Each day Applegarth checked the list of scenes to be filmed and, if required, went before the cameras. “I was kind of bashful at first,” he admits, “with three cameras rolling and all dose guys watching me.” But outwardly, as usual, he showed no emotion.

“He was never flustered,” writes Carleton Young, a U. S.-army lieutenant-colonel, former Broadway actor and fellow player in Battle Cry, who befriended Applegarth. “What he didn’t understand he asked about but he didn’t let any of it rattle him.”

Actors Were His Pals

Applegarth’s rumbling bass voice was an asset. So was the new confidence and dignity that Hollywood imparted. For the first time in his life, he says, white men were treating him as a human being and an equal, rather than as an Indian. All his fellow actors were kind and considerate.

“That Van Heflin, he treated me like his brother,” says Applegarth. Actor Aldo Ray sometimes coached him on his lines. A couple of friendly Texans, brash breezy Justice McQueen and six-foot-five Fess Parker, both fellow Marines in Battle Cry, seeing that Jonas was shy and lonesome, took him in hand.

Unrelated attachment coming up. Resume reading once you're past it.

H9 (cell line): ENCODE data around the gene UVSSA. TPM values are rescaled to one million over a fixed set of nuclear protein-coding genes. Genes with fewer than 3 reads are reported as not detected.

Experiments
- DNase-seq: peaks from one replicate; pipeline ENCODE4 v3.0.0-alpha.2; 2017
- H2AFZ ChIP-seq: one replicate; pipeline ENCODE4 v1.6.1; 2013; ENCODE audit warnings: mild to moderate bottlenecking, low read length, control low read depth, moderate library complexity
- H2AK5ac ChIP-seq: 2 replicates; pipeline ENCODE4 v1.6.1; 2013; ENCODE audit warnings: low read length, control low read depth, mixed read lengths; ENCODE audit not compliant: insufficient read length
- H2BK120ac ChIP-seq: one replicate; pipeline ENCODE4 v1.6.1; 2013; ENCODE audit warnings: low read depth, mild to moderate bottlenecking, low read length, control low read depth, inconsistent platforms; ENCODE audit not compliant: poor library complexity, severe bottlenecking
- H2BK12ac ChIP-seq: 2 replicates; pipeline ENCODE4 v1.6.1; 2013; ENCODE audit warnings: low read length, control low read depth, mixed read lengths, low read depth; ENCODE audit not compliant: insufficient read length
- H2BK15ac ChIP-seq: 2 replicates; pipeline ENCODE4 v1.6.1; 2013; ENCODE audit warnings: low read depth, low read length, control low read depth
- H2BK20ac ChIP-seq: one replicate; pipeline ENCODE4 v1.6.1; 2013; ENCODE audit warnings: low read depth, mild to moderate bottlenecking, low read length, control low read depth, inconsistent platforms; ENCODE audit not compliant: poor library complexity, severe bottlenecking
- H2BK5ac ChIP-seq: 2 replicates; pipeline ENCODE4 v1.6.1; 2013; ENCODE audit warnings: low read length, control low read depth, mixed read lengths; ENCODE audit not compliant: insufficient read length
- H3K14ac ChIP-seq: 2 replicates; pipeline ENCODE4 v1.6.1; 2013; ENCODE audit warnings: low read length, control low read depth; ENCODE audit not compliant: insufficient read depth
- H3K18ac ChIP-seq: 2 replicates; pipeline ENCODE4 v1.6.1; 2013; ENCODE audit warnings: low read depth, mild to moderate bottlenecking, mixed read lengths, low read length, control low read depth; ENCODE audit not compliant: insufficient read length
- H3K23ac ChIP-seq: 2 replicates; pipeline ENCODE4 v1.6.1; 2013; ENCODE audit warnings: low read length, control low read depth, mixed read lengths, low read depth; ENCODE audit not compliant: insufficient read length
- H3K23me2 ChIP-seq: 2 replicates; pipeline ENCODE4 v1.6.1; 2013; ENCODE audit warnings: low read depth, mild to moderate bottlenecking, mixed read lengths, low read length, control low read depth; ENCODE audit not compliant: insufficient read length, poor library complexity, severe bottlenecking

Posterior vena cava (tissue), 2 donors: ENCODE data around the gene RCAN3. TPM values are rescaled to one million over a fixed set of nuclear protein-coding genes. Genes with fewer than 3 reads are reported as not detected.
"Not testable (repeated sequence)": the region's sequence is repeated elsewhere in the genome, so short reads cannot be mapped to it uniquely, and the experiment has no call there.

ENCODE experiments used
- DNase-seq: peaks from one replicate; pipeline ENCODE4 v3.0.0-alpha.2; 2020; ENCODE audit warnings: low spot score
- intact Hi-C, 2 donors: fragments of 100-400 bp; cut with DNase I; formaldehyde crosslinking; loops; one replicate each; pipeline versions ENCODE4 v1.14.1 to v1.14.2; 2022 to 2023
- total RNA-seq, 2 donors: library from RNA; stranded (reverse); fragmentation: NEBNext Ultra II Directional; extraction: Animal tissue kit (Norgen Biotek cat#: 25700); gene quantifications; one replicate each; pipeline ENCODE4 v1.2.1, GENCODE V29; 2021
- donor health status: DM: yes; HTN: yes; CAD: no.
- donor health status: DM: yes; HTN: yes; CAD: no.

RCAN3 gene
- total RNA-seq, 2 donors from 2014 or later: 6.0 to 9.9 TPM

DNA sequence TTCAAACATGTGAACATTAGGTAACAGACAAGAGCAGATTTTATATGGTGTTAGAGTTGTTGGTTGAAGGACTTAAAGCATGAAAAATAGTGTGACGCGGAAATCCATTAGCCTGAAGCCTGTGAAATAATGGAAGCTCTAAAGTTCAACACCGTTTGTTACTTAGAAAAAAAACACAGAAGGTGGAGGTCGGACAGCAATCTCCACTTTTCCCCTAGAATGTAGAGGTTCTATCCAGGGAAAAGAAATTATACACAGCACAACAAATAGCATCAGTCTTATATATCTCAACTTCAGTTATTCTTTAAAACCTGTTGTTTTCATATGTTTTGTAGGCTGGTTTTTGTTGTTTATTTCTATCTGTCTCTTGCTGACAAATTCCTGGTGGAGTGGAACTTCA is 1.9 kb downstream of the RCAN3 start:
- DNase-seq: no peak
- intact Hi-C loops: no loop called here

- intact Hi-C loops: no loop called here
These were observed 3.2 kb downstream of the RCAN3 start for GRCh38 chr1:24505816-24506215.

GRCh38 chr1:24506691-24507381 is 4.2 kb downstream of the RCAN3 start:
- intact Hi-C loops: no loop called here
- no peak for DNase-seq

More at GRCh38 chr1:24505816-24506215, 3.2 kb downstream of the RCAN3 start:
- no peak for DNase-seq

Parker, a veteran of radio and movie parts, helped Jonas rehearse. McQueen cheered him up when he was homesick, a sometimes hazardous prop; osition. One day, when McQueen had snapped him out of the blues, the mus| cular Jonas draped an arm around the ; 7’exan’s shoulders, squeezed and said, “Mac, I like you. You’re a real friend.” McQueen wheezed like a rusty accordion. Ho told Parker later, “He damn near broke my ribs.”

Although Applegarth was gaining i confidence he seemed to be perspiring unnaturally in the West Indies heat. 11 turned out he was still wearing woolen underwear. In Hobbema, he explained, he always wore winter underwear in February. After sweating it out for a few days in a hundred-degree heat he finally broke with tradition.

The cast and crew, discovering a sense of humor under his blank expression, included him in their jokes. Ancient Indian gags came out of mothballs but they were never malicious. The actors ribbed Applegarth, the Indian, the same way they heckled McQueen, the Texan. Once he realized